The Consumer Rights Act defines digital content as ‘data which are produced and supplied in digital form.’
This means you have rights for anything you download or stream – including apps, music, movies, games or ebooks.
Digital content must be:
- of satisfactory quality
- fit for a particular purpose
- as described by the seller
If your digital content does not conform to these criteria and develops a fault, you have the right to have your digital product repaired or replaced.
Repair or replacement
The retailer has one opportunity to repair or replace any goods or digital content which are of unsatisfactory quality, unfit for purpose or not as described, before you can claim a refund.
You can choose whether you want the goods to be repaired or replaced.
But the retailer can refuse if they can show that your choice is disproportionately expensive compared to the alternative.
You're entitled to a full or partial refund instead of a repair or replacement if any of the following are true:
- the cost of the repair or replacement is disproportionate to the value of the digital content
- a repair or replacement is impossible
- a repair or replacement would be significantly inconvenient
- the repair would take unreasonably long
- the repair has been unsuccessful
If the attempt at a repair or replacement is unsuccessful, you can then claim a refund or a price reduction if you wish to keep the product.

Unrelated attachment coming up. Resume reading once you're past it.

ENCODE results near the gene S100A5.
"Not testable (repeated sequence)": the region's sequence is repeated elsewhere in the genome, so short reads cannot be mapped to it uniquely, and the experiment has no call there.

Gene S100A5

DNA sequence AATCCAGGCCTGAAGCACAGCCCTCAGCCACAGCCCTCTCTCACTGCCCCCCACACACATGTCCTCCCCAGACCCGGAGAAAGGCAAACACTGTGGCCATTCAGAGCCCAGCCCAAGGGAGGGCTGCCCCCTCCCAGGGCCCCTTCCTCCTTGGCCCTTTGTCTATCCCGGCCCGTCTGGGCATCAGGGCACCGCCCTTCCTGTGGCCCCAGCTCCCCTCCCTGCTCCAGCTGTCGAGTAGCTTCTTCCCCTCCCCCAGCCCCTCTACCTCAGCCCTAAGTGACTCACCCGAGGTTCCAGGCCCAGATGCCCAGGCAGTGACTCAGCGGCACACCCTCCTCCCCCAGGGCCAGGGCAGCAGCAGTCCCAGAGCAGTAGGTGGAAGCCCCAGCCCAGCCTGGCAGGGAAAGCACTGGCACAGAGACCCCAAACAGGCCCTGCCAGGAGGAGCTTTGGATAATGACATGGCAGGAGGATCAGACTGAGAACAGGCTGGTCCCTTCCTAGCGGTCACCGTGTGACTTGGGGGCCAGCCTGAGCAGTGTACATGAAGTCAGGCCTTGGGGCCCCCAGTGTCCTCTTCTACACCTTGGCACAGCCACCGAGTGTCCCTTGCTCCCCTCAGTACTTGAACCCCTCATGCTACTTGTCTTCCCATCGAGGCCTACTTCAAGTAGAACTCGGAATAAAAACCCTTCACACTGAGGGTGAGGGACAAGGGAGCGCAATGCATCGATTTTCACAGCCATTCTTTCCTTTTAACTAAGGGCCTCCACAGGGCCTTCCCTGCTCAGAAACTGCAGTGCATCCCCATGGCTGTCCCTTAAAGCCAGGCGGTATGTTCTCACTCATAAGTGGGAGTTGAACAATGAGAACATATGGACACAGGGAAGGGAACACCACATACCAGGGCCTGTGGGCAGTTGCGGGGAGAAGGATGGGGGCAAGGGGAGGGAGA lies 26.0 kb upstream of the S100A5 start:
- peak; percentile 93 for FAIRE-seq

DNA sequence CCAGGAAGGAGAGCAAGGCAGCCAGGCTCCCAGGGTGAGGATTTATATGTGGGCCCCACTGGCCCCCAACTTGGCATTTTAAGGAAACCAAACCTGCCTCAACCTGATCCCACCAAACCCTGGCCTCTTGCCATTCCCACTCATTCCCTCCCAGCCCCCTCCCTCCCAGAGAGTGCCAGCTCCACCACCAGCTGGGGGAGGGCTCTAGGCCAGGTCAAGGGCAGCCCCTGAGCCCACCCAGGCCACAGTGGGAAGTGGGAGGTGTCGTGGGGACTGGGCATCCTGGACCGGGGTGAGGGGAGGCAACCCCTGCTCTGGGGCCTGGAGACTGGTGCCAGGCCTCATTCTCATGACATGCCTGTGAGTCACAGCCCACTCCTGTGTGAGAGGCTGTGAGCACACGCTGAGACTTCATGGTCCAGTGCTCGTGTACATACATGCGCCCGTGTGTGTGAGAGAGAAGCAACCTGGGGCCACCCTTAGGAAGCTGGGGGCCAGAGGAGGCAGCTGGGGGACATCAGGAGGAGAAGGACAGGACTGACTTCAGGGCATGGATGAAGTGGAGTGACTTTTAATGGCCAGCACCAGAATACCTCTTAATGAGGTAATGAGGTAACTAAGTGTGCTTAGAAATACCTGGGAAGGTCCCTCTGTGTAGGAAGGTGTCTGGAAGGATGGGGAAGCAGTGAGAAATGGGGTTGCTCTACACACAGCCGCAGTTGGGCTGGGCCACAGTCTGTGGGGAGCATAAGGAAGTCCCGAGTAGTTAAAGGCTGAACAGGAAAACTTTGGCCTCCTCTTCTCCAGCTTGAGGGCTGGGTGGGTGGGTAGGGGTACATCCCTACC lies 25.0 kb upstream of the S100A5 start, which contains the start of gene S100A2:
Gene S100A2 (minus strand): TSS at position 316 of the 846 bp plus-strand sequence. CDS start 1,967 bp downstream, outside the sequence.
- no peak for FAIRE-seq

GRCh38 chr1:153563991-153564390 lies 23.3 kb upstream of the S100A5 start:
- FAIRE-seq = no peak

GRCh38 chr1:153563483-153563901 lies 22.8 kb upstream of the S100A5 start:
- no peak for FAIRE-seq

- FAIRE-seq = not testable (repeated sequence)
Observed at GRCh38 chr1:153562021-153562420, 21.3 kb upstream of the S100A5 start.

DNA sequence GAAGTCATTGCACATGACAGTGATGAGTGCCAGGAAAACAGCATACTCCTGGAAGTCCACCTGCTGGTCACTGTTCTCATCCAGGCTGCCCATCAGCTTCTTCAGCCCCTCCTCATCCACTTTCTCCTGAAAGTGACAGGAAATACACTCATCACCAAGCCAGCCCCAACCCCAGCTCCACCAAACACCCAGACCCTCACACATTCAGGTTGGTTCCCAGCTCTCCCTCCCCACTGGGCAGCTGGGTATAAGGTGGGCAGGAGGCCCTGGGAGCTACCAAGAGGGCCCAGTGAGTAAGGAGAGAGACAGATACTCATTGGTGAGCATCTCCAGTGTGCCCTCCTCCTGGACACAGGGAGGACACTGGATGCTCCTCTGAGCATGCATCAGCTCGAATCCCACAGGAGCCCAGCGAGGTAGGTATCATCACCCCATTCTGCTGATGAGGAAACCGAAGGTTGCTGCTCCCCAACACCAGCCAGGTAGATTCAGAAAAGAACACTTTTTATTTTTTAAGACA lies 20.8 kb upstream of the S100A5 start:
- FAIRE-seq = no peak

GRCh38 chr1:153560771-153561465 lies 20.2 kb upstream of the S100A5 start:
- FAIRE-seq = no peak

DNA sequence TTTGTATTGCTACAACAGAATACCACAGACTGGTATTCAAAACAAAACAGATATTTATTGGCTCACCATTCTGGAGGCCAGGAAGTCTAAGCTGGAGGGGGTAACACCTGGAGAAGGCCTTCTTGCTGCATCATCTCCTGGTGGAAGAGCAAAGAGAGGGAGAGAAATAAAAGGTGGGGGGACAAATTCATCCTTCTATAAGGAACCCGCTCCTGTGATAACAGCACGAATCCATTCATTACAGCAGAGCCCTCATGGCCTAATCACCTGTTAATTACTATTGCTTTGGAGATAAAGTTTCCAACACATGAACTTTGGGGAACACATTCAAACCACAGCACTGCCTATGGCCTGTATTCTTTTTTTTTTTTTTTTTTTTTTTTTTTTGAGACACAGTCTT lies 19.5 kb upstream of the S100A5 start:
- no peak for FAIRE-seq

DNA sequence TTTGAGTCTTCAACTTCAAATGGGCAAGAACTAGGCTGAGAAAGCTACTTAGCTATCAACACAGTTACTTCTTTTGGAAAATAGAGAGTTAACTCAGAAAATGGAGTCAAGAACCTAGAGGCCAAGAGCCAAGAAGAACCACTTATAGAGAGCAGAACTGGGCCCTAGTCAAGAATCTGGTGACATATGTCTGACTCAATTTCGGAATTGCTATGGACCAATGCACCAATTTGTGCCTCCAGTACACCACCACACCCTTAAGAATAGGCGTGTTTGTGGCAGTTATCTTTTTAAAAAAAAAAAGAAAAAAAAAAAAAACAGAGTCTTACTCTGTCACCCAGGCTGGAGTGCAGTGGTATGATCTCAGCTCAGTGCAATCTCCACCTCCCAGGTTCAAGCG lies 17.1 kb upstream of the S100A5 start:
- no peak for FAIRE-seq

If you don't want a refund and still want your product repaired or replaced, you have the right to request the retailer makes further attempts at a repair or replacement.
How you purchased the content matters:
- Any digital content for which you have paid for - whether that’s with money, a gift card or credits.
- Any free digital content supplied with goods, services of other digital content for which you pay a price. For example, a digital programme you need to download in order to watch a paid-for online streaming service.
- Any free digital content not usually available for free unless you pay a price for it or the goods, services or digital content it’s supplied with. For example, a smart TV or any other product with digital content pre-installed.
The retailer will also have to compensate you if any device or other digital content you own is damaged as a result of the faulty digital content you've downloaded.
This applies where that damage would not have occurred had ‘reasonable care and skill’ been exercised in the provision of the digital content - even if that content was provided free of charge.
Cancelling a digital download
Digital downloads are given their own unique category under the Consumer Contracts Regulations and are therefore not services or goods.
If you want to download something within 14 days of buying it, you will have to give your consent to waive the 14 day cooling-off period.
If you don’t give your consent, the 14 day cooling-off period still applies but you won't be able to download your digital content until this period has ended.
This is to prevent you from changing your mind after you have downloaded the content.
Check the terms and conditions
It's always worth checking the seller's terms and conditions because some retailers may offer refunds or exchanges as a gesture of goodwill if you make a genuine mistake on a purchase, even if you've waived your right to cancel.
Before you buy:
- Check the version and format of the download
- Read reviews of the download before you commit
- Check whether you're agreeing to download your item before your cancellation period ends
Getting a refund on a download
If you’ve made a genuine mistake with a download purchase, it’s worth contacting the retailer to see if you can get a refund, or exchange the download for the one you really want – you’ve nothing to lose.
Some retailers do have a window of opportunity within which you can apply for a refund on a download purchase if you change your mind.